Tag Archives: off-ramp

Lack of stop sign at Silverdale off-ramp questioned

The in basket: Sharon Clark expressed concern a few months back about the Yield sign that controls vehicles coming off southbound Highway 3 via the off-ramp to Highway 303 north of Silverdale.

“I experienced a close call when exiting southbound to Silverdale, making a right turn at the yield sign,” she said. “Surprise — there’s no merging lane with traffic that’s fast-moving along the the far right lane.

“To make things worse, the visibility is bad. Small cars are hard to see when they’ve picked up speed from the traffic light zone, and are close to the overpass wall.  “Don’t most motorists expect there to be a merge lane, when yielding onto a four-lane road, coming off a freeway?” she asked. “Why not a stop sign instead?”

The out basket: I sent Sharon the explanation for the alignment at that location that I got from Project Engineer Brenden Clarke back in October 2007 while the interchange still was under construction. And I promised I’d ask for accident figures there since the ramp opened.

Brenden said then, “The sign there is a yield sign, not a merge sign.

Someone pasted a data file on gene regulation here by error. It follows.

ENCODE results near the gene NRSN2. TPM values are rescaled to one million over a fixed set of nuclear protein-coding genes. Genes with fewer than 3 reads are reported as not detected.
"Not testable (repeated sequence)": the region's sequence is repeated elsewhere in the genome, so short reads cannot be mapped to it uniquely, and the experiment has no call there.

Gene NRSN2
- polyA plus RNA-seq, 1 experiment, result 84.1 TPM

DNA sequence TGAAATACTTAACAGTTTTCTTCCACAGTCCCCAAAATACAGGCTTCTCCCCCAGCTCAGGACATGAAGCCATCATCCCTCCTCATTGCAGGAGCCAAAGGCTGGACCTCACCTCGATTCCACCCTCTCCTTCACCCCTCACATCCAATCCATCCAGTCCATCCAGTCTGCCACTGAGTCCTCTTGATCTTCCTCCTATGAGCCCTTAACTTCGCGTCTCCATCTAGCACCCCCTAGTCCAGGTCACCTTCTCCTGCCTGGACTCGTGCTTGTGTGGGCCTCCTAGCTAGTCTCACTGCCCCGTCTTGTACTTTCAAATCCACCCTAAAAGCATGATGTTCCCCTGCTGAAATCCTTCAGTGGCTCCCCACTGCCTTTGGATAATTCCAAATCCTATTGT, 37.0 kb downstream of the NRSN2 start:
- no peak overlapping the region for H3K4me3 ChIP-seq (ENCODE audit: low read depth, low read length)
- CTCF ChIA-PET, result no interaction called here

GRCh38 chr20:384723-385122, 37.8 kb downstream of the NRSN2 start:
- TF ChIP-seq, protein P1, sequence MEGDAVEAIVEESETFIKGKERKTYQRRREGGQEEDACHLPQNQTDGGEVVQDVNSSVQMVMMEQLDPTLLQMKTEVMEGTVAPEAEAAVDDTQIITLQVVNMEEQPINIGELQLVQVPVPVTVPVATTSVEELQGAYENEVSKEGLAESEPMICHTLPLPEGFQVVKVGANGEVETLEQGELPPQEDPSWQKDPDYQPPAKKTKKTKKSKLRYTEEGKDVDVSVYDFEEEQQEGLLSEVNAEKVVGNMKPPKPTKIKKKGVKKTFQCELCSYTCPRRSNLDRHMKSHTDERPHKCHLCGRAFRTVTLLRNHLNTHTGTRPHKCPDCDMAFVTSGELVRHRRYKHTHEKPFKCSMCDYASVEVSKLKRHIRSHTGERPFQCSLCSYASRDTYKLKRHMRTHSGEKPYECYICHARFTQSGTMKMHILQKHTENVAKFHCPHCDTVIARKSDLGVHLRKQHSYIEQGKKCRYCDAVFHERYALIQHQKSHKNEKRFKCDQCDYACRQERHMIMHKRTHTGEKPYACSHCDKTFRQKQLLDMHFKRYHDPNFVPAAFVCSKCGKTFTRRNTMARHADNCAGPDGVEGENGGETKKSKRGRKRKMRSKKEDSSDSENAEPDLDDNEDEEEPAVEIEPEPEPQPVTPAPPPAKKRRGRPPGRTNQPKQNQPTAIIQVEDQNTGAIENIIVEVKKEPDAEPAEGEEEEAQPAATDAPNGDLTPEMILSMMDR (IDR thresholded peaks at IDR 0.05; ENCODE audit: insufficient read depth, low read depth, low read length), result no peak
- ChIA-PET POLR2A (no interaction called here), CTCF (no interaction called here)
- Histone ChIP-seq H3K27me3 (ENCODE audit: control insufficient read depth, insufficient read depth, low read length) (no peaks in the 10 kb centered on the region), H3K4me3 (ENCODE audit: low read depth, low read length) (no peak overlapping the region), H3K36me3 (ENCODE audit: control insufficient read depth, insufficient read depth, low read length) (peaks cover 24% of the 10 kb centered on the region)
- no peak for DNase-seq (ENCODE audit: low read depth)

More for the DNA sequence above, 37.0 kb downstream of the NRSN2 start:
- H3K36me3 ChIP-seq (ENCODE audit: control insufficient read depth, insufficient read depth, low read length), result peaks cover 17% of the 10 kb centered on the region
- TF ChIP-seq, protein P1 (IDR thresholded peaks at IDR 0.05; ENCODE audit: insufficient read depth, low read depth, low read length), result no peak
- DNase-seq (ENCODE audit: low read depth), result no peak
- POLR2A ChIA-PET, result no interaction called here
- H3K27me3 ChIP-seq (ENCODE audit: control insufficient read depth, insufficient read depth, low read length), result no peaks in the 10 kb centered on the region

“Traffic coming from southbound SR3 to 303 should not be merging,” he said. “It is either a signal-controlled or yield condition. Traffic heading toward Bremerton is controlled by the new traffic signal. Traffic heading toward Clear Creek or the Mall should be looking at the traffic signal as they approach to give them guidance as to how to proceed.

“If it is green, they obviously have the right-of-way and if it is red, they should be abiding by the Yield sign that is in place on the ramp and looking at oncoming traffic before they proceed.”

They didn’t install a stop sign for the right-turn movement, he told me then, because that would require traffic to stop even when the light is green for that movement. “The result of a stop sign would be a drastic decrease to capacity.  The yield sign allows traffic to proceed unencumbered while the signal is green, but it does not allow a merge.

“An added acceleration lane would have been nice,” he added. “but we did not have enough right-of-way to accommodate the widening for the added lane.”

So, have there been a lot of accidents at that yield since the ramp opened?